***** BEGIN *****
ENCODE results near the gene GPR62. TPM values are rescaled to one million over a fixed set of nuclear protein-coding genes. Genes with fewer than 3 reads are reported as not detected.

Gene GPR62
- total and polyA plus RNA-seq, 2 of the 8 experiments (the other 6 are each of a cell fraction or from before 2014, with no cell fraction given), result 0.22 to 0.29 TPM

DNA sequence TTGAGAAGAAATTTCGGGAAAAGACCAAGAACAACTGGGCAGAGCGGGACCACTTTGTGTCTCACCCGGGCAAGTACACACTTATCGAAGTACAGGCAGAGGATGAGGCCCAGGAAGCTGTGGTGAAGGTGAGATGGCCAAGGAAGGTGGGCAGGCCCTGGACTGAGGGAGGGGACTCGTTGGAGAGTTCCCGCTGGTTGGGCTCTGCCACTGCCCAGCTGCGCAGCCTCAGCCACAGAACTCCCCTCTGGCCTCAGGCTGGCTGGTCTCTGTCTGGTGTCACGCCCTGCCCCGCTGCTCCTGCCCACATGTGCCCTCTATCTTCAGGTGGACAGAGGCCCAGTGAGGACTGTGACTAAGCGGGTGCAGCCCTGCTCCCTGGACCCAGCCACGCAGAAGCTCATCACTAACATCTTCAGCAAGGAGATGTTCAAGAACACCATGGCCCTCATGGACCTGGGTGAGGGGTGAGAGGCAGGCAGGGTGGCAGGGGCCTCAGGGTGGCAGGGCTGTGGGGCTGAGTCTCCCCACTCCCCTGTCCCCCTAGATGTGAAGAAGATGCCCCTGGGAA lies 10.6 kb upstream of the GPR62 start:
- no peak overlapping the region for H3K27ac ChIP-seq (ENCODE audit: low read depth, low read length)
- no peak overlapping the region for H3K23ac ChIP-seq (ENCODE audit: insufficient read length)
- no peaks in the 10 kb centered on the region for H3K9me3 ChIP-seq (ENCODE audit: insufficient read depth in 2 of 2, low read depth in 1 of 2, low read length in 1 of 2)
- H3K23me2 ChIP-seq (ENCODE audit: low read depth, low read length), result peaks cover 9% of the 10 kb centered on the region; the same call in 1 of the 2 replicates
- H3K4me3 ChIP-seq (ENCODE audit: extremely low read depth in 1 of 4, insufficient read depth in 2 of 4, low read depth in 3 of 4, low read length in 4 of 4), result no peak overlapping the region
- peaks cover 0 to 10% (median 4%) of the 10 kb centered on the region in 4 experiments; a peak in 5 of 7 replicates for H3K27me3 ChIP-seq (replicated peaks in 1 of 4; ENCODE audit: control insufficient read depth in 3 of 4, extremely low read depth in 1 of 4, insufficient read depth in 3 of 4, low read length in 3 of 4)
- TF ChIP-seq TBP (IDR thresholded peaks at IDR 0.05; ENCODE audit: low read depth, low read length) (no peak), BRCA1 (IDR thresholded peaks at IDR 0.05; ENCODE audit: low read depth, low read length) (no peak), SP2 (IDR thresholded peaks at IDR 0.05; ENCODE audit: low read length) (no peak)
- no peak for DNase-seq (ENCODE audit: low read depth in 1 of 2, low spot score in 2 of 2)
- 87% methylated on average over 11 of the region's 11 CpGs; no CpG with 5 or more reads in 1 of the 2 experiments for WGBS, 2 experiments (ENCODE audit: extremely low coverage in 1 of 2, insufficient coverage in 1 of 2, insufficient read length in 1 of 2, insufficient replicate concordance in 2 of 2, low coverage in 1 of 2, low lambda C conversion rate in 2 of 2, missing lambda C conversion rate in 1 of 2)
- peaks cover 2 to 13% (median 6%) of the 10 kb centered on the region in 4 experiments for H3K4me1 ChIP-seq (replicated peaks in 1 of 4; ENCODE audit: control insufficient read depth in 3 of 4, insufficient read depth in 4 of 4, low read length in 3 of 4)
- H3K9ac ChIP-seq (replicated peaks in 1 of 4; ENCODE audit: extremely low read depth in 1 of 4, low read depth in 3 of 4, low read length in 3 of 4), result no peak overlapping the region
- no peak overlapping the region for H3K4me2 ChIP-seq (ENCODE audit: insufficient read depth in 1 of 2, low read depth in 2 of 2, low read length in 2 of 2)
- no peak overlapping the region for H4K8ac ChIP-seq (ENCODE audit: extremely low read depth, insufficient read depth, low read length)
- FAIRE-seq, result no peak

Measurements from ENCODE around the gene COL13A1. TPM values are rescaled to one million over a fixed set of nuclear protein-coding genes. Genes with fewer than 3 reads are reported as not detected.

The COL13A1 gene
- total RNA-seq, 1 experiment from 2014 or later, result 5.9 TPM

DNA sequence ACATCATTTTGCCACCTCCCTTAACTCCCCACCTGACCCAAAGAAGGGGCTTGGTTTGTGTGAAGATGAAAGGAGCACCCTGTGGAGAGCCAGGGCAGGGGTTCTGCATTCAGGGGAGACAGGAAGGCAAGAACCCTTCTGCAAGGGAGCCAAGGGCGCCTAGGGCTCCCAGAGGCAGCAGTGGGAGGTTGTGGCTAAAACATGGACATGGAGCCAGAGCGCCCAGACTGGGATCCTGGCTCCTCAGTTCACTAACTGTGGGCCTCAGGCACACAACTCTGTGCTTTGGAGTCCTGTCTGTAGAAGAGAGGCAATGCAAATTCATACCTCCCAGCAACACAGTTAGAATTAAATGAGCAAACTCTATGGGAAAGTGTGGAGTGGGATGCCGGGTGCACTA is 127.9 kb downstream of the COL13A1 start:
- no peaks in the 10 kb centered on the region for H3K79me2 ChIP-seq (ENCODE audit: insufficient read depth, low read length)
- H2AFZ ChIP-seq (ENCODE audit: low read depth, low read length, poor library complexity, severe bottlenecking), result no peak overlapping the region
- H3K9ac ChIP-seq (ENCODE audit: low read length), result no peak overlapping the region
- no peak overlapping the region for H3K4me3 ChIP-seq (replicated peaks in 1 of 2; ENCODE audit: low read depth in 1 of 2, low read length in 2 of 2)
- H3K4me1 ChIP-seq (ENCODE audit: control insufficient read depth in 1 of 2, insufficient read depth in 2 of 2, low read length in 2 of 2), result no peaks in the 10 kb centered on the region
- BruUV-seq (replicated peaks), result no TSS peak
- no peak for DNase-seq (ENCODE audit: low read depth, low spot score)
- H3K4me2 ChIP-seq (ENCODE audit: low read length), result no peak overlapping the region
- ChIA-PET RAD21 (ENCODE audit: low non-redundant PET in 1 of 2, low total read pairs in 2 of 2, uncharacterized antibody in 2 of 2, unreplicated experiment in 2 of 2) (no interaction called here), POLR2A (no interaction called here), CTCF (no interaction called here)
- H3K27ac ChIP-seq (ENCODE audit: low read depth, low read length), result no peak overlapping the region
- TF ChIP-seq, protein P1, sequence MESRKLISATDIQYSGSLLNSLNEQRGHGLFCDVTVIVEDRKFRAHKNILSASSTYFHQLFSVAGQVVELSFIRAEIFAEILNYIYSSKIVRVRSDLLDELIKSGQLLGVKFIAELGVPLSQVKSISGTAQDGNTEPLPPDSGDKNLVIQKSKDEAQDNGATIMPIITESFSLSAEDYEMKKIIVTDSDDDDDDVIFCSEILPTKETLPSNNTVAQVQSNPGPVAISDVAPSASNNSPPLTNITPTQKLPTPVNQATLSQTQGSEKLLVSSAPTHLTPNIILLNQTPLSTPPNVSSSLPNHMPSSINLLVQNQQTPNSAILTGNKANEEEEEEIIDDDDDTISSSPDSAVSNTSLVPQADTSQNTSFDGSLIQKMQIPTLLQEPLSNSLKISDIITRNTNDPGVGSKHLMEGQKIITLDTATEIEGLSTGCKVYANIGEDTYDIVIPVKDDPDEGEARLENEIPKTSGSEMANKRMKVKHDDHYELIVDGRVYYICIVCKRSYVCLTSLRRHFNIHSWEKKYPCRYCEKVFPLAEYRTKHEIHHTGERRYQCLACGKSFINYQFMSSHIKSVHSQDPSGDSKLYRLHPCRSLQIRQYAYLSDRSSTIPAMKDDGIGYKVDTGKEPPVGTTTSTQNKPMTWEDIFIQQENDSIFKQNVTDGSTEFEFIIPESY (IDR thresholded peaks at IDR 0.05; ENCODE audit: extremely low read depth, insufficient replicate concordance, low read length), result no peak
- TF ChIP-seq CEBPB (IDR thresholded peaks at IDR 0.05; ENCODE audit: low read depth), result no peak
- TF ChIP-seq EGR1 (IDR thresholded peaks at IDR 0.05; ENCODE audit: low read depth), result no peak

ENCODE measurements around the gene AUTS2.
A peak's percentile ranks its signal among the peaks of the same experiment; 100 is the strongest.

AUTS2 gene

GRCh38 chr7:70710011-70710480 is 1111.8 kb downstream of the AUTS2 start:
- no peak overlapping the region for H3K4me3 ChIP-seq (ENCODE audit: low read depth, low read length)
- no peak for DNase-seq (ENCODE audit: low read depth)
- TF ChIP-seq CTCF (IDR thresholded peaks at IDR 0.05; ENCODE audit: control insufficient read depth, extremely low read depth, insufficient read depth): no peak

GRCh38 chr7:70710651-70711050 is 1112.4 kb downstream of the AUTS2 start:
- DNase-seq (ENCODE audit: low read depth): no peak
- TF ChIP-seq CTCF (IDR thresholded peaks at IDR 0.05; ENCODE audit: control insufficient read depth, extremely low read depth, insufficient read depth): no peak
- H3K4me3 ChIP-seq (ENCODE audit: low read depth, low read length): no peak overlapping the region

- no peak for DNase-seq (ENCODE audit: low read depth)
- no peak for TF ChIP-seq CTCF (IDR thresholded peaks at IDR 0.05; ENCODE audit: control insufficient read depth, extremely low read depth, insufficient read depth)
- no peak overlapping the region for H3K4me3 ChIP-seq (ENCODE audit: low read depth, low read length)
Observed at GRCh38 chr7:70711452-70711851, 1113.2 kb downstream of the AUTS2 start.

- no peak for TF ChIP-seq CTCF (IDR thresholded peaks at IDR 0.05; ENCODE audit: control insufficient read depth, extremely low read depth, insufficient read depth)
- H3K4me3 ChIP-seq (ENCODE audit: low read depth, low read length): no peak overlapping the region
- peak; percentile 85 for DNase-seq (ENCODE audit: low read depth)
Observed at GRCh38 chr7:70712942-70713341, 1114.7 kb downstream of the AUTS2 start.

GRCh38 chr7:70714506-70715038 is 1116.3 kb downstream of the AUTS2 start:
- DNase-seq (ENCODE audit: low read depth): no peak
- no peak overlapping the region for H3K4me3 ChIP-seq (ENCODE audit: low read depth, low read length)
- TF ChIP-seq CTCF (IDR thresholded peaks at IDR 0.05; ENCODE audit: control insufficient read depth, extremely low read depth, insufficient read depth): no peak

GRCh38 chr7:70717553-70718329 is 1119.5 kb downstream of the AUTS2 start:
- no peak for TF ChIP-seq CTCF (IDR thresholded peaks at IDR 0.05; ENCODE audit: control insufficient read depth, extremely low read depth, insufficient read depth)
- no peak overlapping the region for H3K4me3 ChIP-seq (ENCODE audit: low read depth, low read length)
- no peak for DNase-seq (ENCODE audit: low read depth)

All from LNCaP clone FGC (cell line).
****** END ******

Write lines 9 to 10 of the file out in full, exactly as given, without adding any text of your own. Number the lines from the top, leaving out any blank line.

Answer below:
- H3K4me3 ChIP-seq (ENCODE audit: extremely low read depth in 1 of 4, insufficient read depth in 2 of 4, low read depth in 3 of 4, low read length in 4 of 4), result no peak overlapping the region
- peaks cover 0 to 10% (median 4%) of the 10 kb centered on the region in 4 experiments; a peak in 5 of 7 replicates for H3K27me3 ChIP-seq (replicated peaks in 1 of 4; ENCODE audit: control insufficient read depth in 3 of 4, extremely low read depth in 1 of 4, insufficient read depth in 3 of 4, low read length in 3 of 4)